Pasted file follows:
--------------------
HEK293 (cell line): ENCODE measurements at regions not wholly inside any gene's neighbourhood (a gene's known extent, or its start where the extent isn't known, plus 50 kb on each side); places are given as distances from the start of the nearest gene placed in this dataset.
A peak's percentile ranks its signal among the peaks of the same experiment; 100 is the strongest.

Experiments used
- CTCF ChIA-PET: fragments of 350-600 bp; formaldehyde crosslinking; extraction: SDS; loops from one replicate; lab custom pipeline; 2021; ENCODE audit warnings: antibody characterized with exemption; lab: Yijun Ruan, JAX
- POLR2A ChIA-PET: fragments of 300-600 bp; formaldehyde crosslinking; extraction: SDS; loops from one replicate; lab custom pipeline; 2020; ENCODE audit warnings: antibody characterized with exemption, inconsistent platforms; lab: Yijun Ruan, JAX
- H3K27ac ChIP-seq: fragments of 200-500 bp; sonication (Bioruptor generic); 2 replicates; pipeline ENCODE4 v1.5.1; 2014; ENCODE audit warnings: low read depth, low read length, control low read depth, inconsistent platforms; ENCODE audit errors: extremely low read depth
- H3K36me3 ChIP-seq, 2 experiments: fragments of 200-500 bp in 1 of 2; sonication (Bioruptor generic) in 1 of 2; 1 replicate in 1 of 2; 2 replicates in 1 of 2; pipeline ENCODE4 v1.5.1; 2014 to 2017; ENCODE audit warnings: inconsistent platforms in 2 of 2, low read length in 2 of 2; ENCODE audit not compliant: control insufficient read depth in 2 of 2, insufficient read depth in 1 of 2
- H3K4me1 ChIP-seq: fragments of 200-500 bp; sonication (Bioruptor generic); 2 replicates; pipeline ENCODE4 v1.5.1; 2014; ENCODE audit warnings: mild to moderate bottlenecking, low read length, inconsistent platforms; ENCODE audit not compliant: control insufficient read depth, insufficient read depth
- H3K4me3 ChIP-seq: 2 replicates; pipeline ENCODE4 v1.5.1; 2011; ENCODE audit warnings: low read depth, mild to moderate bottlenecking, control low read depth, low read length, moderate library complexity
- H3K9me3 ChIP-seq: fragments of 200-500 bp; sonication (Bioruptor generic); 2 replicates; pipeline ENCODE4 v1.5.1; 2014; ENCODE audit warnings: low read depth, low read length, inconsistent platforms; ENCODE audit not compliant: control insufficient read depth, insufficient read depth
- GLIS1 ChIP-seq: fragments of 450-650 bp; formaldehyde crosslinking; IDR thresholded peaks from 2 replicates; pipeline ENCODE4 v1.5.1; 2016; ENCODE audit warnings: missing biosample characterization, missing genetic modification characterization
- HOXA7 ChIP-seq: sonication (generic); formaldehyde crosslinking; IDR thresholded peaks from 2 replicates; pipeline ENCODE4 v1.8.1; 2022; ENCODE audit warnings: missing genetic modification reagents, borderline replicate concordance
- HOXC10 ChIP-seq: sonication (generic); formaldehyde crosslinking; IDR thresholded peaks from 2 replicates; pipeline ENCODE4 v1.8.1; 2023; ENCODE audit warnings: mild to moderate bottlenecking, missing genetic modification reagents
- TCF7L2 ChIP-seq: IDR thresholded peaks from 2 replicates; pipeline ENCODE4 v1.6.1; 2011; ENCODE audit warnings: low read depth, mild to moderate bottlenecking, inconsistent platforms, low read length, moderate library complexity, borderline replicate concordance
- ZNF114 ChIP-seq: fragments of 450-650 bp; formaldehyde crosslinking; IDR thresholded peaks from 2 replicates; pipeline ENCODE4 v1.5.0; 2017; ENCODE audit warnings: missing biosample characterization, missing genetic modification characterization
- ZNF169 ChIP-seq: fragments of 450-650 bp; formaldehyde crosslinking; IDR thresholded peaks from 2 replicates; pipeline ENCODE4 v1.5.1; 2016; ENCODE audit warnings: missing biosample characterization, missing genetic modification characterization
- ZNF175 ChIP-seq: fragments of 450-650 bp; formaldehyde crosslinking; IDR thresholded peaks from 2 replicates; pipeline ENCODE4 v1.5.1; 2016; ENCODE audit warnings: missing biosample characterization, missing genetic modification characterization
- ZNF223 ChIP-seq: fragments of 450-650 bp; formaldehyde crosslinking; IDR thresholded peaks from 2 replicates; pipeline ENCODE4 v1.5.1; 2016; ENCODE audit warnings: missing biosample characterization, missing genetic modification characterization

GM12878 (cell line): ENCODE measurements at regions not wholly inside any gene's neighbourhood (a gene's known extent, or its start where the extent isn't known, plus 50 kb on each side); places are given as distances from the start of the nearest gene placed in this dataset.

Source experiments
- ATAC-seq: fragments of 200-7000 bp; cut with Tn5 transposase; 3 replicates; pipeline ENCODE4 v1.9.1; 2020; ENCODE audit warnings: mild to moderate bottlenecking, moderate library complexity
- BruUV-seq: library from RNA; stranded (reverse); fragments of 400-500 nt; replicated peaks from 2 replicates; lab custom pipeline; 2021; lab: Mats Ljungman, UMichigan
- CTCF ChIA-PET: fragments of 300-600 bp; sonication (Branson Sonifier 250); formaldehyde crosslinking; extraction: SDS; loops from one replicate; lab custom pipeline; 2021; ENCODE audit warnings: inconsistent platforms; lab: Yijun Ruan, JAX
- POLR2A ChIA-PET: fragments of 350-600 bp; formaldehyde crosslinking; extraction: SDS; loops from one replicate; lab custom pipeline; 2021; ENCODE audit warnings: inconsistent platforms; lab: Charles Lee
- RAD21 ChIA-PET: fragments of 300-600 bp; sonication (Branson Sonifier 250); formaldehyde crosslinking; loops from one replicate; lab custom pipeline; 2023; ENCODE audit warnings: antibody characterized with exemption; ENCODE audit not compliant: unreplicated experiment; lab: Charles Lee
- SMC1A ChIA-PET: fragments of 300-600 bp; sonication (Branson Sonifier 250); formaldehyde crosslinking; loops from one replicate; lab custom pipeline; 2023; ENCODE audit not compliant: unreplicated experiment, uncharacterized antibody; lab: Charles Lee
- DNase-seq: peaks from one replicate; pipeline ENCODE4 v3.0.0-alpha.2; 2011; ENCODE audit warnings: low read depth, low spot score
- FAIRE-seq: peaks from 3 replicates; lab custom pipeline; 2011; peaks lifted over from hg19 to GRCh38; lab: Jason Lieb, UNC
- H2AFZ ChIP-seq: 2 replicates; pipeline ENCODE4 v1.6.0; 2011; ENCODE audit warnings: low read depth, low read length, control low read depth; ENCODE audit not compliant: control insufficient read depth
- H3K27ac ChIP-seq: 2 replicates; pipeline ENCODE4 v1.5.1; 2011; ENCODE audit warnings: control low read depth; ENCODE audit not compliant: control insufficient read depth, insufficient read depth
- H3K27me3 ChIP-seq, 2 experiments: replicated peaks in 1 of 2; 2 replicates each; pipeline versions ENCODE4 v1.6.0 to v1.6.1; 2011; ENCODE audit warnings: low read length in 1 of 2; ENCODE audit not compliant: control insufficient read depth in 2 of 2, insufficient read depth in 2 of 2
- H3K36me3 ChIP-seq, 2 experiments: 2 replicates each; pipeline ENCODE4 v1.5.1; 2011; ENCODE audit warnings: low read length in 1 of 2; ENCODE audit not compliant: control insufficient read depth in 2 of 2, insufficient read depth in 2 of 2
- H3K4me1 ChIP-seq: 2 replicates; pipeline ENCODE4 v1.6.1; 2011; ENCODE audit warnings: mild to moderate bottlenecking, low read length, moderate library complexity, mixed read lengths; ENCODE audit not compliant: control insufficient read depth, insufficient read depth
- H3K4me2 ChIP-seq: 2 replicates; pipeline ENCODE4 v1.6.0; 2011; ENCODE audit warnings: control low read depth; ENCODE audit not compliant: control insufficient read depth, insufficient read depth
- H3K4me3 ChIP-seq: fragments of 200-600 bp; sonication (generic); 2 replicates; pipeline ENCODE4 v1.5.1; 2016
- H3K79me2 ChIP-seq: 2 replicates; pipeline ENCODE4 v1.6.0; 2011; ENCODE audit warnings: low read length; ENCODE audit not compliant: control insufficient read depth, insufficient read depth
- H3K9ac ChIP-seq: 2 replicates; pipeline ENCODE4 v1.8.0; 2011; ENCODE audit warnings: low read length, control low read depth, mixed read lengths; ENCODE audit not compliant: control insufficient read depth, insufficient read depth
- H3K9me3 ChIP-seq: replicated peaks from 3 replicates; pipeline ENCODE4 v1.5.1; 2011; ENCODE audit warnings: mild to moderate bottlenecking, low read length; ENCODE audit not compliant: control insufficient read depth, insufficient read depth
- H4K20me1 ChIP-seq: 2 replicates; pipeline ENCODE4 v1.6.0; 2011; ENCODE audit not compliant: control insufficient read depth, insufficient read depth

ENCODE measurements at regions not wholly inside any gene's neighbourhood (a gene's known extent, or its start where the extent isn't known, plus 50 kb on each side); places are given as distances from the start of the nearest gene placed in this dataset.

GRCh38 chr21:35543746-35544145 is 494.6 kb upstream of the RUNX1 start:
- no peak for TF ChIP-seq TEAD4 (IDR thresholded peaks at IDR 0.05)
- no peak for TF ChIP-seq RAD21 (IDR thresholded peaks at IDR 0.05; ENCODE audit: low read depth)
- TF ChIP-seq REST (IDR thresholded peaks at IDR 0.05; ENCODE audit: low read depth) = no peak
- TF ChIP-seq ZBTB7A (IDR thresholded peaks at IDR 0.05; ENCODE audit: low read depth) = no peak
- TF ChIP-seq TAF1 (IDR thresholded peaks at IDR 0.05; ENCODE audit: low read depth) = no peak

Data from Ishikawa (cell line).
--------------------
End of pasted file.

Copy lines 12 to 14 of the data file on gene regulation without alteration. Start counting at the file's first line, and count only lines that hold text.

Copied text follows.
- HOXA7 ChIP-seq: sonication (generic); formaldehyde crosslinking; IDR thresholded peaks from 2 replicates; pipeline ENCODE4 v1.8.1; 2022; ENCODE audit warnings: missing genetic modification reagents, borderline replicate concordance
- HOXC10 ChIP-seq: sonication (generic); formaldehyde crosslinking; IDR thresholded peaks from 2 replicates; pipeline ENCODE4 v1.8.1; 2023; ENCODE audit warnings: mild to moderate bottlenecking, missing genetic modification reagents
- TCF7L2 ChIP-seq: IDR thresholded peaks from 2 replicates; pipeline ENCODE4 v1.6.1; 2011; ENCODE audit warnings: low read depth, mild to moderate bottlenecking, inconsistent platforms, low read length, moderate library complexity, borderline replicate concordance